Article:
The Kenai Peninsula Borough assembly reversed itself Tuesday and decided the nonprofit Kenai Watershed Forum's program of rebuilding damaged culverts and reopening habitat to salmon is worth a contribution of $100,000.
Two weeks ago, the assembly turned down the appropriation by a one-vote margin. Assemblywoman Milli Martin, of Diamond Ridge, called for reconsideration. After bringing Ordinance 2007-19-39 back to the table, four of the five who had voted no on April 1 changed their minds.
The KWF program has completed culvert reconstruction projects at the rate of one or two a year since 2002. But there are scores of damaged stream crossings that have effectively blocked salmon „ especially juveniles „ from access to large tracts of habitat across the Kenai Peninsula.
The nonprofit corporation has financed those projects through donations and grants. This year, Mayor John Williams approached the group offering borough help. According to the group, there are about 20 culverts under borough-maintained roads in critical need of repair.
Financing restoration projects strictly using borough funds would be very costly, the mayor has said. With the $100,000, the KWF could not only finance projects, but more importantly, leverage grants from other organizations whose criteria require matching funds.
Thus, KWF could turn the borough's $100,000 into far more cash, and therefore further the culvert repair effort.
On April 1, several members said they backed the KWF effort, but felt uncomfortable turning borough tax dollars over to the nonprofit, despite the fact that past budgets have funded other nonprofits.
There were several reasons why four members switched sides on reconsideration, one of them the fact the money was a borough offer.
"Funding was not requested by the Watershed Forum, but (offered) by Mayor Williams," Martin said. "I believe that we owe it to the fishing industry „ all of it „ to take another look at this proposal."
Assemblyman Gary Superman, of Nikiski, said he didn't change his vote very often, but this was one of those times. A conversation with KWF Director Robert Ruffner helped, he said. So did the budget presentation earlier in the meeting.
"After our budget presentation, I'm wondering where we're going to get monies in the future to do the things that really need to be done in this borough," he said, adding that most of the money is going to be going to schools. "I see this, basically, as a mechanism for us to really save money, to do some needed projects on culverts on borough roads."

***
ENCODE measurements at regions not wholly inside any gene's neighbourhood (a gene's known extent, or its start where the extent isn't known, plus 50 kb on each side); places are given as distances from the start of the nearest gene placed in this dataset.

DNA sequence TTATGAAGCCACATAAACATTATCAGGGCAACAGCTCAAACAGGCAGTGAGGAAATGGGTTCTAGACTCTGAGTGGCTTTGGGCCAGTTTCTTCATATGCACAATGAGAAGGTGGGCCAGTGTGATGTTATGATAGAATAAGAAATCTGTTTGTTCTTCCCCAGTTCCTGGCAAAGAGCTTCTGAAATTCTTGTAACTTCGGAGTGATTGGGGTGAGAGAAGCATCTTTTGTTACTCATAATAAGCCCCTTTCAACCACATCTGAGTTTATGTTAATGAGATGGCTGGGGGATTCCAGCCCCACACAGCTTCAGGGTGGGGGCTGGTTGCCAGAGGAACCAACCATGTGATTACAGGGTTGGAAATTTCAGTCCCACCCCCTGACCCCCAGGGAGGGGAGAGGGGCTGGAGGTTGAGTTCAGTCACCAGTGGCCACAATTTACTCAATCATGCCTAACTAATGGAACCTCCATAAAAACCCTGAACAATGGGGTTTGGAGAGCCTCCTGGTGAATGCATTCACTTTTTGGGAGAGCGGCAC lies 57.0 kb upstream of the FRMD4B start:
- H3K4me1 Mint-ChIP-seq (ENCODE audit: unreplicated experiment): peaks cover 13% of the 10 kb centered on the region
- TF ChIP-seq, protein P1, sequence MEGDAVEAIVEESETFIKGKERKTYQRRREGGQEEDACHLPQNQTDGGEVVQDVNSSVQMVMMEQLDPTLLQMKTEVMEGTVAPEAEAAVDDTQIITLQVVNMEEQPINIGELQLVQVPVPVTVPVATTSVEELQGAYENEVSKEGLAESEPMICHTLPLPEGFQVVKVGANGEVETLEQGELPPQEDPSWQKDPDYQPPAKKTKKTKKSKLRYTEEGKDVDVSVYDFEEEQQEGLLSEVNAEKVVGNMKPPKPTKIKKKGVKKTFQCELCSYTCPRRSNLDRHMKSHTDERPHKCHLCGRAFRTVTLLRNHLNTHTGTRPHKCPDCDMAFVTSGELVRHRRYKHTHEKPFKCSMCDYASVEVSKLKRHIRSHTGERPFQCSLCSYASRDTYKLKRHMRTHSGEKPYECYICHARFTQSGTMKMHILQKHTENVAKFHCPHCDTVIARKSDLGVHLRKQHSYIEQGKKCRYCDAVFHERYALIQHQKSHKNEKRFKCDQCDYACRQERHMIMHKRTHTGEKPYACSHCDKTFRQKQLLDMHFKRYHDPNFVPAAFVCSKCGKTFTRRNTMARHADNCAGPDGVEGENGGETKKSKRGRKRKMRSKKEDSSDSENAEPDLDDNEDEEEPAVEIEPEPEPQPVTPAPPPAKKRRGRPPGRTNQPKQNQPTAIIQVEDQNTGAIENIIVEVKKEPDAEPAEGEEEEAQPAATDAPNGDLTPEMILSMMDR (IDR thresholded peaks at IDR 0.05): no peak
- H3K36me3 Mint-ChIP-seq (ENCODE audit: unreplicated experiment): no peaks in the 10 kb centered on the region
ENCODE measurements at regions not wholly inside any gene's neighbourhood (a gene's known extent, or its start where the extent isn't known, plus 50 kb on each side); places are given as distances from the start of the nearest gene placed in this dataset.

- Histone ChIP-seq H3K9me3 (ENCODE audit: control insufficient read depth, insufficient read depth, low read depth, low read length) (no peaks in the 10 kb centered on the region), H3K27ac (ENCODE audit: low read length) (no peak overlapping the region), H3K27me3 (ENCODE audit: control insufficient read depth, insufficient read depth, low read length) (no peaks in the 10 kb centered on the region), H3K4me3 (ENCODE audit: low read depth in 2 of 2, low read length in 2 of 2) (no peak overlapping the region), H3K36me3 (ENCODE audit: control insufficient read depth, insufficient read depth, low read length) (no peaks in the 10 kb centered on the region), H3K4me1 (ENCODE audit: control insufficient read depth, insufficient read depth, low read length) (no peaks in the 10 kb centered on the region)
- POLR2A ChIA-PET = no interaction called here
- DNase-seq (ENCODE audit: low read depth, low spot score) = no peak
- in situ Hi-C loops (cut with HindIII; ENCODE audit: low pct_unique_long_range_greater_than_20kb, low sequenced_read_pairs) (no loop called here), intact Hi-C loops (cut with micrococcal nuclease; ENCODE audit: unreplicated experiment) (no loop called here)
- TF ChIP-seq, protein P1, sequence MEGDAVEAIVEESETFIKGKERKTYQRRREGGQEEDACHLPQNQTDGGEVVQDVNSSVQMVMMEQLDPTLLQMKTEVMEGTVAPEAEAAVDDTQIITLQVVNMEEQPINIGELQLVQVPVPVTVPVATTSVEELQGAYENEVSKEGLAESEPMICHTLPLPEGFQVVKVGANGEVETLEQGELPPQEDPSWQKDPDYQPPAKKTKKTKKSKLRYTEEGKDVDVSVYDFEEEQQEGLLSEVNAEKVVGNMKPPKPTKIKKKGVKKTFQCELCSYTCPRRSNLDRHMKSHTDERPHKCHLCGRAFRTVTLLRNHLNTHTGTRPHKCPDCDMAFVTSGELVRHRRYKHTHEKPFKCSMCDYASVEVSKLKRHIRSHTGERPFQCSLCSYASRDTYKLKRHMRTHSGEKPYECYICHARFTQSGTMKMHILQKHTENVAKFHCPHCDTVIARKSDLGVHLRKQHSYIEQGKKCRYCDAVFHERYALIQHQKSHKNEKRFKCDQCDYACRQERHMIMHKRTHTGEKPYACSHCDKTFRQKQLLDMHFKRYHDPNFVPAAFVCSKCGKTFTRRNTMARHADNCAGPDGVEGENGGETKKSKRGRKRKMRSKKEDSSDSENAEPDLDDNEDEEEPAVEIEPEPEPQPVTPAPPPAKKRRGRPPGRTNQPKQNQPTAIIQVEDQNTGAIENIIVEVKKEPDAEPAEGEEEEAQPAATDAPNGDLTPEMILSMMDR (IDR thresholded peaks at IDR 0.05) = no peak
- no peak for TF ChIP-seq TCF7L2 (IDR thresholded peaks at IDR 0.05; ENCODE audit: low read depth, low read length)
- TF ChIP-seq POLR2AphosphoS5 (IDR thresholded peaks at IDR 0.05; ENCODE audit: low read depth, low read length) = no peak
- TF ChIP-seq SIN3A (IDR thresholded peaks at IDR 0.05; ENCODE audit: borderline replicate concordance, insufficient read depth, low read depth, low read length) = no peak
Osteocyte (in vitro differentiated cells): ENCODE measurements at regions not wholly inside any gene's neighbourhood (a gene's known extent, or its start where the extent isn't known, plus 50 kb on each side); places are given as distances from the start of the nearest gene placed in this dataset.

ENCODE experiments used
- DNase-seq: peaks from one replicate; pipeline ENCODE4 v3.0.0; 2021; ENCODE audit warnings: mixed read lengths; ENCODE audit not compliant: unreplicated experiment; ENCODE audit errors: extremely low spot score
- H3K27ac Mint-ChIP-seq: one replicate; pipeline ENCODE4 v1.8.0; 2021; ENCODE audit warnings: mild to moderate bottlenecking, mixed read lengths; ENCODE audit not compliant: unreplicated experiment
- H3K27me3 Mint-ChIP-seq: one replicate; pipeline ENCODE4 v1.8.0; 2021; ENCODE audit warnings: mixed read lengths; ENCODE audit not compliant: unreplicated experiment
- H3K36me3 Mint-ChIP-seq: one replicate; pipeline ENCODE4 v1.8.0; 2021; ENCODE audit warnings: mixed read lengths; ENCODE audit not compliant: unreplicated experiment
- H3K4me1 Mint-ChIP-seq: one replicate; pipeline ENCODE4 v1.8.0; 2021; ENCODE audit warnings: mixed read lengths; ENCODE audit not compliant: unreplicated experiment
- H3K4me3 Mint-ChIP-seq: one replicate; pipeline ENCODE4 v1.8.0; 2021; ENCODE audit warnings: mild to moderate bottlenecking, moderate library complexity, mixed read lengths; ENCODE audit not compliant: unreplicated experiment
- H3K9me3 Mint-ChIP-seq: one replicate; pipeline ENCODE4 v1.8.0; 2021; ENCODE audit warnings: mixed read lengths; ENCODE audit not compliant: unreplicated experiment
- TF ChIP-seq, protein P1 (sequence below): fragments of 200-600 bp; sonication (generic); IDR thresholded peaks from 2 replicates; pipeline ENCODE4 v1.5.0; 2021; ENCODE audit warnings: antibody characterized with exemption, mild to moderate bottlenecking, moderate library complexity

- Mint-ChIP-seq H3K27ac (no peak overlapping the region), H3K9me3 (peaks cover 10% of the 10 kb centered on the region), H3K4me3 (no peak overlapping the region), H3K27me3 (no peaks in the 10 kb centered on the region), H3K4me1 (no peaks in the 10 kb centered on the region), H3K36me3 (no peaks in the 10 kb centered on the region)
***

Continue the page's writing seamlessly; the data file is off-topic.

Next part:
The Watershed Forum, he noted, has access to money for culvert repairs unavailable to the borough.
"Even though we're fairly flush in our budget, I think we should take some presents where we're able, and this is one of them," he said.
Assemblywoman Margaret Gilman, of Kenai, said she'd spoken against the appropriation on April 1 precisely because it had been the administration offering the money. She said it was still a problem for her that the administration intends to recommend appropriations in future budgets, but that she, too, had changed her mind and was willing to go along with the idea for this year.
"What I'm looking for at the end of that year is a full report in terms of what culverts were fixed (and) what money was able to be leveraged as a result of the borough commitment," she said.
Assemblyman Paul Fischer, of Kasilof, wanted assurances that the borough funds would not be spent if it did not leverage other grant money.
"We need to know exactly where the money went," he said.
Nevertheless, Fischer also changed his mind and voted for the appropriation.
Williams said a report could be provided to the assembly.
Assembly President Grace Merkes, of Sterling, said she, too, wasn't one to back down easily.
"Personally, I think it is a good thing the Watershed Forum can get more leverage for what we need to improve our culverts and for the fish to run through the culverts," she said, adding, however, that she wasn't in support of making it an annual appropriation.
When it came to a vote, the assembly approved the $100,000 appropriation by an 8-1 vote. Only Assemblyman Gary Knopp, of Kalifornsky, stuck by his original no vote.
"There's no disputing the Watershed Forum does a good job and what they do is needed," he said. "But I think it is bad public policy to be giving public dollars to nonprofits and the funding of nonprofits."
Assemblyman Ron Long, of Seward, a supporter two weeks ago, reminded his colleagues that the money would not be paying the salaries of KWF employees, but would strictly be used for culvert projects and to leverage other funds.
Hal Spence can be reached at email@example.com.
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